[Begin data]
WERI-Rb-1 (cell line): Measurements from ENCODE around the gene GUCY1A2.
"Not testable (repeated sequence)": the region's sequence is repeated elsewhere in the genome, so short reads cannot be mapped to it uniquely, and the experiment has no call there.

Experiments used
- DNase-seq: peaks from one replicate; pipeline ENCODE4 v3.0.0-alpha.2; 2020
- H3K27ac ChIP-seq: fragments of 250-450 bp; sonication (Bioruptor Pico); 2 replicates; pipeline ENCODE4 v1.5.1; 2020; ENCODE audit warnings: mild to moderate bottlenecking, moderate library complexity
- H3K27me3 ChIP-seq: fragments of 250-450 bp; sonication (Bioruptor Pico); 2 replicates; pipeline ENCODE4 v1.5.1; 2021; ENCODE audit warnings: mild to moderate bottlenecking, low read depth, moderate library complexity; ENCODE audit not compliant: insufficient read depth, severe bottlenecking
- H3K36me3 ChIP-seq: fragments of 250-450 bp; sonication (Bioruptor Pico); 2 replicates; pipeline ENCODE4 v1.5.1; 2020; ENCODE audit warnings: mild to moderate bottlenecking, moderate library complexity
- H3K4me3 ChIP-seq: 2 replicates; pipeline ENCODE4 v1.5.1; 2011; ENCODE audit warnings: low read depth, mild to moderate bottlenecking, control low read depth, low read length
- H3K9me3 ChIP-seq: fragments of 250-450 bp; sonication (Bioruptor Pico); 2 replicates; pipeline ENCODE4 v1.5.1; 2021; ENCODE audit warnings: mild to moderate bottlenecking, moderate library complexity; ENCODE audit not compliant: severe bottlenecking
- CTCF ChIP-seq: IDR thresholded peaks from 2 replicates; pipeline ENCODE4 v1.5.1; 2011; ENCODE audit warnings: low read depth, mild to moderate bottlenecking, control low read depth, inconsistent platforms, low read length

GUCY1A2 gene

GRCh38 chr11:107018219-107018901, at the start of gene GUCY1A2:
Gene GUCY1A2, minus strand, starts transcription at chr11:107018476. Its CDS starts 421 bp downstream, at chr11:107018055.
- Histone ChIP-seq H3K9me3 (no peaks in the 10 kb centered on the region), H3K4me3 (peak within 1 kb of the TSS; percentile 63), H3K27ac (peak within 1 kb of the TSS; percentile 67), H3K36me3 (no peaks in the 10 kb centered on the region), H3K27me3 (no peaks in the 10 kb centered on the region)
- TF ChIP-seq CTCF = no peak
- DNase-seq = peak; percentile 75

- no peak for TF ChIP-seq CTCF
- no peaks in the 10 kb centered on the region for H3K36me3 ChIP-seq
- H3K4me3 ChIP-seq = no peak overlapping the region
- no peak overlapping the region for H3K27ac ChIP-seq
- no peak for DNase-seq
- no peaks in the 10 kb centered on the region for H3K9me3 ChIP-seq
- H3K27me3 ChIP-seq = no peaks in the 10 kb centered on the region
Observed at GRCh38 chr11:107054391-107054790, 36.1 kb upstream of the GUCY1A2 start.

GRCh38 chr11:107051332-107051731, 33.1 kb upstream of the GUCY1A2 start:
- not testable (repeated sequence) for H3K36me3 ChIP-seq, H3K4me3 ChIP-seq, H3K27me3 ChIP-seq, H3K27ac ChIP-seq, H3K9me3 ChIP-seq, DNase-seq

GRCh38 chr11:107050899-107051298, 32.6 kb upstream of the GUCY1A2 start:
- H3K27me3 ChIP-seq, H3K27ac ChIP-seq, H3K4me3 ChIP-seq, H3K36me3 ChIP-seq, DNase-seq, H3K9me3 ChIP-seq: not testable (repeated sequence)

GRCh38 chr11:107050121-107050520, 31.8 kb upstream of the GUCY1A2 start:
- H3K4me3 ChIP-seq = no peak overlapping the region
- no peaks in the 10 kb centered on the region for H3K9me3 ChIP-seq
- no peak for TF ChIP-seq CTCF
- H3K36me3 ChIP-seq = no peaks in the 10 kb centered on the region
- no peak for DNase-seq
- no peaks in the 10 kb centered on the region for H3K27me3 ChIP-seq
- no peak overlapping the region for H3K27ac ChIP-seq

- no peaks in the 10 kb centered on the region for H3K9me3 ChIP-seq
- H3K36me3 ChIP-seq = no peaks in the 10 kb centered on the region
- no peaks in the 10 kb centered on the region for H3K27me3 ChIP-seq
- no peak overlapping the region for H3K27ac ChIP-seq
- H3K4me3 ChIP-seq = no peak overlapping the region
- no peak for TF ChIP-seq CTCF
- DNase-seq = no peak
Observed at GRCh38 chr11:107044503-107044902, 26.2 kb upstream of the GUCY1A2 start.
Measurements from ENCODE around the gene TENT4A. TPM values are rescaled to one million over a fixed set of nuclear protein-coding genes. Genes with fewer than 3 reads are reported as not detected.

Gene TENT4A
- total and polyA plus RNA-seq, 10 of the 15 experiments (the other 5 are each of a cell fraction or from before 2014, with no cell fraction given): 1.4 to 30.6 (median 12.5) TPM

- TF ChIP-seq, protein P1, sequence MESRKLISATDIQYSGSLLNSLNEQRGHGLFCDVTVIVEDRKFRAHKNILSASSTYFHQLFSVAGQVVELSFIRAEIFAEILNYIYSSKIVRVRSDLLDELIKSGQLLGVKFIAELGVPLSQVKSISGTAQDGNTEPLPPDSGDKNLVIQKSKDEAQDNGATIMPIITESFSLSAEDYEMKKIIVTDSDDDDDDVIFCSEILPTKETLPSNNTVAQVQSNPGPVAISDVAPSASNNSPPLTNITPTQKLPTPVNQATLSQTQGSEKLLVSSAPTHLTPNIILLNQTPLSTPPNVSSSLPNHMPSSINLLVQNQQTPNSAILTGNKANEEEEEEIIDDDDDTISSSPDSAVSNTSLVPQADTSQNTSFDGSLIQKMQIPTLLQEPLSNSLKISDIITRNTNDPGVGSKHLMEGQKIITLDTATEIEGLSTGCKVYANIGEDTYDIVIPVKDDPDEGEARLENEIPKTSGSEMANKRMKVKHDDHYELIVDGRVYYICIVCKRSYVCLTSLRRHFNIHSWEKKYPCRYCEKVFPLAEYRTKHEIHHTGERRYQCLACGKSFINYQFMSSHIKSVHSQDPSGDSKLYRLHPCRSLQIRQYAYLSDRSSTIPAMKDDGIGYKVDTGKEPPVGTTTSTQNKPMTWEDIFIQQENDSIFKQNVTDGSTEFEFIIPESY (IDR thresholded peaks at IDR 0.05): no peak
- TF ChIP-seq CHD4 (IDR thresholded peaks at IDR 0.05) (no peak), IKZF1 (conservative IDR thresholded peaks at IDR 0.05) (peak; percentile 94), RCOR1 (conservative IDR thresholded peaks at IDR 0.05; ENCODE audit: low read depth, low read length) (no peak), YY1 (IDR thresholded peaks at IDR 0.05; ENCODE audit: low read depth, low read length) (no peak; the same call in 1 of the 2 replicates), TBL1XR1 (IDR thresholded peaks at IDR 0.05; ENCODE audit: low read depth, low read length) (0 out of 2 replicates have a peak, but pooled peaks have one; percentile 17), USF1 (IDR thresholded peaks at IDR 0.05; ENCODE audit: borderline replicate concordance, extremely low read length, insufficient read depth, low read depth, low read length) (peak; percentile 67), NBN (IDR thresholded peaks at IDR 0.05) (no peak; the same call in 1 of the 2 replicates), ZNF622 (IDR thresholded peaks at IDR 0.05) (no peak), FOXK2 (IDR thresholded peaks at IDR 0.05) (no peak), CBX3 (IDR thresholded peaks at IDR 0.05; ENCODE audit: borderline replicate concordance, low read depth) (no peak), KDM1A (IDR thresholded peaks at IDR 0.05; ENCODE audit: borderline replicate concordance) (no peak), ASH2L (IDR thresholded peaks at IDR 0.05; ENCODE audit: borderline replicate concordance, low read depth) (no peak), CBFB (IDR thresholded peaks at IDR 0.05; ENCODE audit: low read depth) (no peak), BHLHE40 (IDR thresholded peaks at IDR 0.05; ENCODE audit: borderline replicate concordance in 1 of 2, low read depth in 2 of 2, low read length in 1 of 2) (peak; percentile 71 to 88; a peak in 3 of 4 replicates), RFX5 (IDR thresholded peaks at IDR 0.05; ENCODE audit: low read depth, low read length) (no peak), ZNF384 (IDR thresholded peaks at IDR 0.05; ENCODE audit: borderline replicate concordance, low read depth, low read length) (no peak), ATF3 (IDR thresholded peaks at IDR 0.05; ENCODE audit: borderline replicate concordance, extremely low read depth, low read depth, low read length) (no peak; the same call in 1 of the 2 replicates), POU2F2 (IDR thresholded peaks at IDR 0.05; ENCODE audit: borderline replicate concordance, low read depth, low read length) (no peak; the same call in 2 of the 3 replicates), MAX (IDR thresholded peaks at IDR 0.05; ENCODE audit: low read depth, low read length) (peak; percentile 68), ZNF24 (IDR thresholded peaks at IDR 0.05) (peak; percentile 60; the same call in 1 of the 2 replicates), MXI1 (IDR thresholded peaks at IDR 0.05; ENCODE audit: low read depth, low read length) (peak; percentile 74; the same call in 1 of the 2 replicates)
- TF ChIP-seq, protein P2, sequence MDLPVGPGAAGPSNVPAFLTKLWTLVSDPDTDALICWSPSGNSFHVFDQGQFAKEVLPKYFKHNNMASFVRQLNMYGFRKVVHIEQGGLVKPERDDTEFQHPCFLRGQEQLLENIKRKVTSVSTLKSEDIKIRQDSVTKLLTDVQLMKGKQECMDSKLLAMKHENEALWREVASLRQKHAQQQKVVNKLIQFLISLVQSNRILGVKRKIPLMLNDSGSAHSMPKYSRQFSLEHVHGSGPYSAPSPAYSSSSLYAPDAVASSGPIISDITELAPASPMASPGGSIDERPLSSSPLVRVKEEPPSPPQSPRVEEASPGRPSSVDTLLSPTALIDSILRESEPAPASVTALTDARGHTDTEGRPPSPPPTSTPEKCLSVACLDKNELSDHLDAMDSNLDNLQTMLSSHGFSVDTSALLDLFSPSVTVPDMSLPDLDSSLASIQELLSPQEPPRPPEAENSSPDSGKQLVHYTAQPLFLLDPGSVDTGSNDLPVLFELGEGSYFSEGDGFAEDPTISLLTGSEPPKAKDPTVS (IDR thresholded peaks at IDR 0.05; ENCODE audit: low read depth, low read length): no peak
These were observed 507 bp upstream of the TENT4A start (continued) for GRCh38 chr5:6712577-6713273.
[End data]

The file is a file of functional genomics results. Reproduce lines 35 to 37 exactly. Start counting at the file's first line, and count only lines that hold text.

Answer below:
- no peaks in the 10 kb centered on the region for H3K27me3 ChIP-seq
- no peak overlapping the region for H3K27ac ChIP-seq

- no peaks in the 10 kb centered on the region for H3K9me3 ChIP-seq